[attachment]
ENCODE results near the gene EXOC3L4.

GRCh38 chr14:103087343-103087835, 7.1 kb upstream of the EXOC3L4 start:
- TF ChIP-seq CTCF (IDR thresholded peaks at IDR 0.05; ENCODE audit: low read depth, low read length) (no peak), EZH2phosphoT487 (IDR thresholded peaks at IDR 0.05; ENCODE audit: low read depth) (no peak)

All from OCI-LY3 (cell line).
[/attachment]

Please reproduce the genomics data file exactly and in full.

ENCODE results near the gene EXOC3L4.

GRCh38 chr14:103087343-103087835, 7.1 kb upstream of the EXOC3L4 start:
- TF ChIP-seq CTCF (IDR thresholded peaks at IDR 0.05; ENCODE audit: low read depth, low read length) (no peak), EZH2phosphoT487 (IDR thresholded peaks at IDR 0.05; ENCODE audit: low read depth) (no peak)

All from OCI-LY3 (cell line).